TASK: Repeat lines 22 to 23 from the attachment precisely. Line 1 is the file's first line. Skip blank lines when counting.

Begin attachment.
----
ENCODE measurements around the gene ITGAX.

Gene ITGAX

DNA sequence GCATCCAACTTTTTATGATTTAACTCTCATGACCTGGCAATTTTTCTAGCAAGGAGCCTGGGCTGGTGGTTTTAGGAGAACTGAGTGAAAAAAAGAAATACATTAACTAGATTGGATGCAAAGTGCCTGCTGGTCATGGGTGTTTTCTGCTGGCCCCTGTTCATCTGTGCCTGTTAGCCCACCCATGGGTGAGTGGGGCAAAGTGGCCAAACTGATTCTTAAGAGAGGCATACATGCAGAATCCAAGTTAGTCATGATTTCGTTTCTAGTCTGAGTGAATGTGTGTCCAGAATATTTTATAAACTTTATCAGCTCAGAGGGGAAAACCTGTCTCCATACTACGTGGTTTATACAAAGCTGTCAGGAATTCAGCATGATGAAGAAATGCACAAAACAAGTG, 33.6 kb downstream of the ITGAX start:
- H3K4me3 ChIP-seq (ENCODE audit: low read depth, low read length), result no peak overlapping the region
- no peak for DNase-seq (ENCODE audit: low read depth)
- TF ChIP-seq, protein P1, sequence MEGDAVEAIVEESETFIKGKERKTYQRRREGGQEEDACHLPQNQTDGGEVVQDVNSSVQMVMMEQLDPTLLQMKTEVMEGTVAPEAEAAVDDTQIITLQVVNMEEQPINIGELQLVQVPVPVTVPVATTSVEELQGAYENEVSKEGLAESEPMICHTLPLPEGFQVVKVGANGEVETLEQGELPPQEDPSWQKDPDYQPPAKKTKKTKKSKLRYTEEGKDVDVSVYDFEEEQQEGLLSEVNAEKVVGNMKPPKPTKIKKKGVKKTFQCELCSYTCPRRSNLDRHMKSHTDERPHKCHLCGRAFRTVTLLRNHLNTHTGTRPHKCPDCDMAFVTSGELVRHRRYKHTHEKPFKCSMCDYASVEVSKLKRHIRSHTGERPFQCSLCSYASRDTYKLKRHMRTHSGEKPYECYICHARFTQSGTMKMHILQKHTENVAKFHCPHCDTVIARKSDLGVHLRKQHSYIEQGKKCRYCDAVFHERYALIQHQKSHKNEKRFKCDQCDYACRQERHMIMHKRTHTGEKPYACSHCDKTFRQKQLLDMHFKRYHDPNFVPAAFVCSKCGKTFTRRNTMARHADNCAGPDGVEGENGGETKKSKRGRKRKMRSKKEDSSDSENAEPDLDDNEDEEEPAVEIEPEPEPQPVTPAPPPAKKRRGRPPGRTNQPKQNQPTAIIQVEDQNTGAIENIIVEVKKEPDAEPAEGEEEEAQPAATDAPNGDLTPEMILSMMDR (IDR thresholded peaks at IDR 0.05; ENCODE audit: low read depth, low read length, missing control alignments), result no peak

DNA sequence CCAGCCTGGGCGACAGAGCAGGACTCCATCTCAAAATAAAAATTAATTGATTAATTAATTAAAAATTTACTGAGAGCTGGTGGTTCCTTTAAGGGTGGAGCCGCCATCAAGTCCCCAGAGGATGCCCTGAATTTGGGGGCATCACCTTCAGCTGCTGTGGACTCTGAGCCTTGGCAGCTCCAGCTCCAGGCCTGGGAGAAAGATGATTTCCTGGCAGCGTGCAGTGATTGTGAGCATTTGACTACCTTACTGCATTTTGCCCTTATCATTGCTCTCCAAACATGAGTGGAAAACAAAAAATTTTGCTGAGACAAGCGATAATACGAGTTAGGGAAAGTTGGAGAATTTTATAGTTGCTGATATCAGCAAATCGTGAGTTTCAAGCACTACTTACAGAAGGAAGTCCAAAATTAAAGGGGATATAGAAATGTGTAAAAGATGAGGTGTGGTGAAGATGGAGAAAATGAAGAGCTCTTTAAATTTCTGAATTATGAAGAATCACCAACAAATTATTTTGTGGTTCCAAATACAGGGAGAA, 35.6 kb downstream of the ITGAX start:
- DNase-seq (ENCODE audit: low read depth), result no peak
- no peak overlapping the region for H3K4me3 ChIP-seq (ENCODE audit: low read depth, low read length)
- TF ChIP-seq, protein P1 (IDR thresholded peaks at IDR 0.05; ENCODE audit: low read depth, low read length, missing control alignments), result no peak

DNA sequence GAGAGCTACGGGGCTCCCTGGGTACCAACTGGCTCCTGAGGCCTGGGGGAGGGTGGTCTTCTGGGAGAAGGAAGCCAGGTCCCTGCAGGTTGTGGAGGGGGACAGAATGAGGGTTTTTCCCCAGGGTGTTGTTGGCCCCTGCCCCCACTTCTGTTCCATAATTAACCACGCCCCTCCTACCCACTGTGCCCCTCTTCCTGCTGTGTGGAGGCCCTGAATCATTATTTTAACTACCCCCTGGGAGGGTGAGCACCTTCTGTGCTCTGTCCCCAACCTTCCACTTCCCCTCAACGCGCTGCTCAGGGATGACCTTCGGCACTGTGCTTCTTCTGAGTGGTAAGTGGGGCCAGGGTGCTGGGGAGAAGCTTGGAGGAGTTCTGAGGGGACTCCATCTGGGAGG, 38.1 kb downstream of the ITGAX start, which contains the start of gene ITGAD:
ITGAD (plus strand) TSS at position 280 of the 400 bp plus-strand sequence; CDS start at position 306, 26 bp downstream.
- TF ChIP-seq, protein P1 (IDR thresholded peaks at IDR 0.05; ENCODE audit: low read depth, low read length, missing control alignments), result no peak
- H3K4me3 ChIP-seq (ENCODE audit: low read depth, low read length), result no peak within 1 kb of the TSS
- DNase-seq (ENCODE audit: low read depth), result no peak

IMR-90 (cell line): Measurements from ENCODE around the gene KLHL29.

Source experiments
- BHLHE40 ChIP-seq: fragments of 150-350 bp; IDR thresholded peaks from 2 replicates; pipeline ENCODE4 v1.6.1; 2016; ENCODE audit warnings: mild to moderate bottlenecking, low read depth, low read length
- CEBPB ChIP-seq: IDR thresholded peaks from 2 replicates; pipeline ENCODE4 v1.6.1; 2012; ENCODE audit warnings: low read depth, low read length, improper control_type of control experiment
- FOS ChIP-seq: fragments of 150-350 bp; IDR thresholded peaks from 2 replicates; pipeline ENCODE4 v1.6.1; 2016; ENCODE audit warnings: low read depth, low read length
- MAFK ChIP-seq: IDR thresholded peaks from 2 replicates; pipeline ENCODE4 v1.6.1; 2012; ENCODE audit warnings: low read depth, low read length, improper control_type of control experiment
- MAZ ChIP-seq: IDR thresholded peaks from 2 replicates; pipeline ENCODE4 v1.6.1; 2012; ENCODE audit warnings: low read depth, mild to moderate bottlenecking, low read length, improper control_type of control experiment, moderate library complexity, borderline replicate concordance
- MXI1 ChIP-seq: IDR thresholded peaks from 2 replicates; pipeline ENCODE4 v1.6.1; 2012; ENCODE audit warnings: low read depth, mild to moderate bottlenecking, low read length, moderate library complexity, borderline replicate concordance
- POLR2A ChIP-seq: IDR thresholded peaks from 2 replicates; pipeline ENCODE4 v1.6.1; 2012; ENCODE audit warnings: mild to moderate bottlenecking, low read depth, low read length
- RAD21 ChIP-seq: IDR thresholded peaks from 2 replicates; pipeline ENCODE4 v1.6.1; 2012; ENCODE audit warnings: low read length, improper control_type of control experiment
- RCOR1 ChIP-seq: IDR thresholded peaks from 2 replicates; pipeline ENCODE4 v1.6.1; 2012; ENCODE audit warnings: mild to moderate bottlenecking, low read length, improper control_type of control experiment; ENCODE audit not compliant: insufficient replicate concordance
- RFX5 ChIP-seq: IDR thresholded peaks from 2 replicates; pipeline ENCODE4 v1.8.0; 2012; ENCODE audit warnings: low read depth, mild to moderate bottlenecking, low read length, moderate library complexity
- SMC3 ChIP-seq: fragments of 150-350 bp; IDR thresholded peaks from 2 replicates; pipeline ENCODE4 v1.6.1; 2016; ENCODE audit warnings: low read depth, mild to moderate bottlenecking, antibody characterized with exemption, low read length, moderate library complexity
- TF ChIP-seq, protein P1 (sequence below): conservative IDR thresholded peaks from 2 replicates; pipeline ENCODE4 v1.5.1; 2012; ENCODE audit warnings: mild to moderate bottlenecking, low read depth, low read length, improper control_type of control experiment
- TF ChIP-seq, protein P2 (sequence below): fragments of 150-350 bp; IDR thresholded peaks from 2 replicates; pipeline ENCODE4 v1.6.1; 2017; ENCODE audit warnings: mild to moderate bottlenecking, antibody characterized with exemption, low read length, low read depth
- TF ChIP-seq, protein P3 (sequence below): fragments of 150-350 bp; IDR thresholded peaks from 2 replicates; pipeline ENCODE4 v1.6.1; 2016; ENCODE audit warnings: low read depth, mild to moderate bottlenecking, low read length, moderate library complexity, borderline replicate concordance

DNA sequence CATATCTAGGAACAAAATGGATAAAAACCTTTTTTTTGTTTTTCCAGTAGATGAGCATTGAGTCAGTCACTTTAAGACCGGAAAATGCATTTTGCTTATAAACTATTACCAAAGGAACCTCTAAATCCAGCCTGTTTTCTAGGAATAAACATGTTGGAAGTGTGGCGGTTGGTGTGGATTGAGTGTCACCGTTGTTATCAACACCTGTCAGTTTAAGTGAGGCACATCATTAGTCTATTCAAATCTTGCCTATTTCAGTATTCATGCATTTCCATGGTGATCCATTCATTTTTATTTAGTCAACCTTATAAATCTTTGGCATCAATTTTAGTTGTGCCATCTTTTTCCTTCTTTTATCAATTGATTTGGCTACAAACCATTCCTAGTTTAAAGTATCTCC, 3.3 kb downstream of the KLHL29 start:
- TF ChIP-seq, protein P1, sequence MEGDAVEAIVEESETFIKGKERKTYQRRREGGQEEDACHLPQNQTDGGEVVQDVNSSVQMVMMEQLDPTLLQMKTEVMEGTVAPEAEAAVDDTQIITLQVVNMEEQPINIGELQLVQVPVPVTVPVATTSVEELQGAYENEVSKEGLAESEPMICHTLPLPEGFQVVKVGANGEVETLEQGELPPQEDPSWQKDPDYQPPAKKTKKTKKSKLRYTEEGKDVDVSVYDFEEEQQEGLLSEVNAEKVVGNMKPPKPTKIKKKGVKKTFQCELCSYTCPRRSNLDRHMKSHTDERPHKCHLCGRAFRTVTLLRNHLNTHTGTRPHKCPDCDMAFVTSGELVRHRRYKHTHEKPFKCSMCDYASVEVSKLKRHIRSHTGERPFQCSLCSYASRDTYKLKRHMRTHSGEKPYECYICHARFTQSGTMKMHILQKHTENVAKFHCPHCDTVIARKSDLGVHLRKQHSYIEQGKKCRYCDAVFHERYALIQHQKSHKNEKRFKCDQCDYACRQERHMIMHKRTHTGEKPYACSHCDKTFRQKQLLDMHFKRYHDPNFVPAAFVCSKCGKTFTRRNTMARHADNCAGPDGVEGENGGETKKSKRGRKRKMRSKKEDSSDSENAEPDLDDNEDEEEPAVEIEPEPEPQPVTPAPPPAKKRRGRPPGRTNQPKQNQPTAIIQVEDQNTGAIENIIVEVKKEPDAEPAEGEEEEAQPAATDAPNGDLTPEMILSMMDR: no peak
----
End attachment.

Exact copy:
- MAZ ChIP-seq: IDR thresholded peaks from 2 replicates; pipeline ENCODE4 v1.6.1; 2012; ENCODE audit warnings: low read depth, mild to moderate bottlenecking, low read length, improper control_type of control experiment, moderate library complexity, borderline replicate concordance
- MXI1 ChIP-seq: IDR thresholded peaks from 2 replicates; pipeline ENCODE4 v1.6.1; 2012; ENCODE audit warnings: low read depth, mild to moderate bottlenecking, low read length, moderate library complexity, borderline replicate concordance